Anita O'Day: Tea for Two

Anita O'Day

Looking like a grande dame in Vogue, singing like a dame outa Down Beat, Anita O'Day walked away with Jazz on a Summer's Day (1960). The documentary of 1958's Newport Jazz Festival should have been called Jazz on a Summer's O'Day.

"I was scheduled for 5 o'clock in the afternoon," Miss O'Day recounts in her autobiography, "and I asked myself what to wear. 'It's teatime,' I told the Italian lady who ran a dress shop in Greenwich Village. She brought out this black dress, trimmed with white. We both knew it was right, but I asked what I could wear on my head. She went into the back room and came out with a black cartwheel, trimmed with white feathers. Both went with my see-through, plastic pumps and for a fun touch I added short white gloves."

After flicking mud from an earlier rain off her shoe, a tightly hemmed Anita wriggled on stage and squinted at the crowd. "Performing in the afternoon was a bonus," she recalled, "because I could see the audience. I spotted Chris Connor out there." Like O'Day, Connor had served a stretch as Stan Kenton's vocalist. "That was good," Anita thought, "because I can make my performance the way I want it to be when I know some of the audience digs what I'm doing and I can relate to them."

She related with what amounts to a clinic on jazz singing, in particular wowing the crowd with her up-tempo take on the 1925 chestnut "Tea for Two." Blazing through the lyrics, Anita treats both melody and rhythm to a complete makeover, exercising the unbridled flair of an interior decorator given carte blanche by a client with deep pockets. Following a short piano solo, Anita switches to scat, trading fours with Poole's wire-brushed drums. To conclude, Anita amuses the audience by exchanging wordless quotes with her trio from "Flip Top," a favorite '50s TV jingle. "You get a lot to like with a Marlboro," the original assured. "Filter, flavor, flip-top box." In those halcyon days, cigarette jingles were considered harmless fun. Fifty years later, coffin-nail jingles are thankfully a thing of the past. Anita O'Day, though, is as much fun as ever.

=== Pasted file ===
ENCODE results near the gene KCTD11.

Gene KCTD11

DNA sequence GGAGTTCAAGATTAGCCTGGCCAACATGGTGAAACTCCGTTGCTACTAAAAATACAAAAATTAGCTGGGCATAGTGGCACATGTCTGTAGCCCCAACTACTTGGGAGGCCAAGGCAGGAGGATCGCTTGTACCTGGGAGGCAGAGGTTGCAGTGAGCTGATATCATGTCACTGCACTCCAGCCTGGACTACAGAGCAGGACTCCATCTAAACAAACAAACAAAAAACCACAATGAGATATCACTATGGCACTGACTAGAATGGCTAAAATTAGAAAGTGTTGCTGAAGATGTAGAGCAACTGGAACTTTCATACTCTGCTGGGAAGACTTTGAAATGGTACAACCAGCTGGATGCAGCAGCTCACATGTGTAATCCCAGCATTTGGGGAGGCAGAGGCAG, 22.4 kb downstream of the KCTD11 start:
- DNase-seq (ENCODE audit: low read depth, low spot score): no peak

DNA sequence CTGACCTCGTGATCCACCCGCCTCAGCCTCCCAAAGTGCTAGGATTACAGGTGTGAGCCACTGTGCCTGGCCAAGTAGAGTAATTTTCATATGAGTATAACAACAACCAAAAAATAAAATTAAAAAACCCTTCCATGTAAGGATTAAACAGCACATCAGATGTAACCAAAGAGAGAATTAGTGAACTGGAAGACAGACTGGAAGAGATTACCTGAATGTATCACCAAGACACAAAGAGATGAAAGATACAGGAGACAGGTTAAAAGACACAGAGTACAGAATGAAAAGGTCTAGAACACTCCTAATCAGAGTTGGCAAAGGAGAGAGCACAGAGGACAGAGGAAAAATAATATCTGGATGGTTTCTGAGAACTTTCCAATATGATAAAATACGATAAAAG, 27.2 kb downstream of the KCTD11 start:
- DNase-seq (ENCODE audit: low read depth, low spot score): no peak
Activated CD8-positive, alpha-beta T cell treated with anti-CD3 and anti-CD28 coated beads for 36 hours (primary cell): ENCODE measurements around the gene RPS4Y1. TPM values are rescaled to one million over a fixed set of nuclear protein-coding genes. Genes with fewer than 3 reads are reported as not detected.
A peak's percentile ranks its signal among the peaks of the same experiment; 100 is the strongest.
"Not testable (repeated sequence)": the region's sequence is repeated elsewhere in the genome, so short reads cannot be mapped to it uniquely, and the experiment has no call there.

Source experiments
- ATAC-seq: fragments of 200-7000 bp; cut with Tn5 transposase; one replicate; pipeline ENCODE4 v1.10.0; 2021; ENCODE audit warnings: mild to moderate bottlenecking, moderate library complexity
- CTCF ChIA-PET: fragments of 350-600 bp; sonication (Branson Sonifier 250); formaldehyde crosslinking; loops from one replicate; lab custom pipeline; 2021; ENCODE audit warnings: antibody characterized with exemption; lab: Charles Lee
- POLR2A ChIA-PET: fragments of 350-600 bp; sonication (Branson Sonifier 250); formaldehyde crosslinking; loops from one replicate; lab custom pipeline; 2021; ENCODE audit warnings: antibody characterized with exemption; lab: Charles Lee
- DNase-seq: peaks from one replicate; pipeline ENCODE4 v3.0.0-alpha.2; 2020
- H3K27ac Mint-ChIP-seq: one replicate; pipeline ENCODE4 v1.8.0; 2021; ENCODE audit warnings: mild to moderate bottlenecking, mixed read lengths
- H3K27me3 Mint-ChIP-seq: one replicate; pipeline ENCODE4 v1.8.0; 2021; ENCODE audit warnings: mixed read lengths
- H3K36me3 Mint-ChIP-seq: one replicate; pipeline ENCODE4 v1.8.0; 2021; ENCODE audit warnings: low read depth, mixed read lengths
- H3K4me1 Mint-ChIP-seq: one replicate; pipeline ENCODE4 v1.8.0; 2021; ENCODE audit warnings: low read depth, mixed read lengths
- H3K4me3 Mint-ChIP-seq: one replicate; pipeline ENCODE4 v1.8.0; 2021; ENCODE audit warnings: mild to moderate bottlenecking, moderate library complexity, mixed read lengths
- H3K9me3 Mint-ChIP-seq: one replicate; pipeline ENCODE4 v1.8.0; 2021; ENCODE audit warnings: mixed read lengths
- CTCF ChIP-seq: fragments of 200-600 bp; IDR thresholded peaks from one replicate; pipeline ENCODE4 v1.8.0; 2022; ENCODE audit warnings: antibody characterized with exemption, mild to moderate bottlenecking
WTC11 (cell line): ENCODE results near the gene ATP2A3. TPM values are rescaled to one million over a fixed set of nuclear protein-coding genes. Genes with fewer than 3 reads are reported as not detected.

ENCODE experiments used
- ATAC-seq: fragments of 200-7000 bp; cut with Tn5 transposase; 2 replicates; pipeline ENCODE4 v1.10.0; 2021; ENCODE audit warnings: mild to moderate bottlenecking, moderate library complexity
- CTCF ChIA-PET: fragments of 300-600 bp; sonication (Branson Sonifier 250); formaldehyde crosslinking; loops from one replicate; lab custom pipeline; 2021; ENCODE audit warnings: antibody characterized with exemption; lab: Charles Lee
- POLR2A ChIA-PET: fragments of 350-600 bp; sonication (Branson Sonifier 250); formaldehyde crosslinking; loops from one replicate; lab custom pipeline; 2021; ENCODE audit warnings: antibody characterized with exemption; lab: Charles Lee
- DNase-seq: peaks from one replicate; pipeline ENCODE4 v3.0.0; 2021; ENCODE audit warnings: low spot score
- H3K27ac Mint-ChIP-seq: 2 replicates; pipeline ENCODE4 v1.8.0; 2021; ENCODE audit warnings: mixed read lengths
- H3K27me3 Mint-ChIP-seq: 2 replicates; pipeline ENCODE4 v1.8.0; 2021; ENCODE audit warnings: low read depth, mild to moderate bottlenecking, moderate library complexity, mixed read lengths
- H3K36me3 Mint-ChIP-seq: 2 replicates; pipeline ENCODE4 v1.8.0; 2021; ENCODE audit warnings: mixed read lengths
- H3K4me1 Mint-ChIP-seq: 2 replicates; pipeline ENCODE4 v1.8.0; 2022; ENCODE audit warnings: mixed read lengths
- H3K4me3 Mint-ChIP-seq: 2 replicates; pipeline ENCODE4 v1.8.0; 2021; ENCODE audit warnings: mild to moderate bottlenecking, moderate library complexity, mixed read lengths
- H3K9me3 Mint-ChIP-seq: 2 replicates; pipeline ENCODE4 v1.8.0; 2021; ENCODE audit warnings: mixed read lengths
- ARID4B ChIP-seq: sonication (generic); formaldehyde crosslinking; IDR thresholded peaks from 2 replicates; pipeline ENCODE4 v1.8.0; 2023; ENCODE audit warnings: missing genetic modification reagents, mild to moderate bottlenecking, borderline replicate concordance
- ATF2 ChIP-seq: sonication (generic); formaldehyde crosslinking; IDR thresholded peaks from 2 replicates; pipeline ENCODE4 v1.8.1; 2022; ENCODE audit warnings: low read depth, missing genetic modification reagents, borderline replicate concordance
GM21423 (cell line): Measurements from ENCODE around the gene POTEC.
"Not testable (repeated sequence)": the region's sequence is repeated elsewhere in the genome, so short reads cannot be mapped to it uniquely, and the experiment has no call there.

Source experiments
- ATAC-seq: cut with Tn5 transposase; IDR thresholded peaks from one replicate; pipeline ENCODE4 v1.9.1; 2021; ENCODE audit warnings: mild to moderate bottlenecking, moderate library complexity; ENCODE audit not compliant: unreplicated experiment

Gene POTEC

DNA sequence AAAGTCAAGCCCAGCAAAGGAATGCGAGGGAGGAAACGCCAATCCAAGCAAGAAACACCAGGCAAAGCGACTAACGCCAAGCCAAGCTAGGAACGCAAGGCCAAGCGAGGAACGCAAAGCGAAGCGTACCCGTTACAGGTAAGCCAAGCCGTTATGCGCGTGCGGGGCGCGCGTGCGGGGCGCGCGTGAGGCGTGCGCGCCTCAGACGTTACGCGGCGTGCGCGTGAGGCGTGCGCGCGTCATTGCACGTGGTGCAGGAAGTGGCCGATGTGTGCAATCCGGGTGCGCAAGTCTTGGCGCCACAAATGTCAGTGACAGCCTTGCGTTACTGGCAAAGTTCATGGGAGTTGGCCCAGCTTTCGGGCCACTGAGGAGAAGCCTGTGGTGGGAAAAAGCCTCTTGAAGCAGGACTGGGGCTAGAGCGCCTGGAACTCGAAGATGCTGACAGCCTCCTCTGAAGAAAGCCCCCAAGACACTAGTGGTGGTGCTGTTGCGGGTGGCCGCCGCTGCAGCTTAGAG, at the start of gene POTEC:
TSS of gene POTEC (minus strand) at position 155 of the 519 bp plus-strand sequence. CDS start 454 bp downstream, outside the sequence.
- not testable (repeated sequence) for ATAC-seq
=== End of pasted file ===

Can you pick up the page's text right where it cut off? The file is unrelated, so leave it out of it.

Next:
April 07, 2008 · 0 comments


Sonny Stitt & Sal Salvador: Loose Walk

"Loose Walk" begins with Sonny Stitt in mid-solo. No, the musicians did not forget the opening. Filmmaker Bert Stern left it on the cutting-room floor for his documentary of the 1958 Newport Jazz Festival, Jazz on a Summer's Day (1960). And since this is the Original Soundtrack, that's all we get. It's a shame because, judging from his extant three choruses, Stitt was hotter than the noonday sun.

Guitarist Sal Salvador fared better than his co-star. Sal's 8-chorus solo is intact. (Assuming that the two frontline players took solos of equal length, which is usually the case during such loosely organized jams, that means nearly two-thirds of Stitt's solo is missing.) Except for his 1952-53 stint with Stan Kenton's New Concepts of Artistry in Rhythm, Salvador maintained a low profile throughout a career that spanned five decades, spent mostly in New England. But, as he shows here, Sal was a fine technician who could execute single-note lines with grace and imagination.

The head—heard only at track's end—was previously recorded by Clifford Brown & Max Roach as "The Blues Walk" (1955). According to Verve's 2000 reissue thereof, the tune originated with altoist Chris Woods, who recorded it in 1952; issued years later, it was wryly titled "Somebody Done Stole My Blues." In honor of Sonny Stitt, perhaps this track should also be retitled: "Somebody Done Stole My Solo."

March 30, 2008 · 0 comments


Thelonious Monk: Blue Monk (live at Newport, 1958)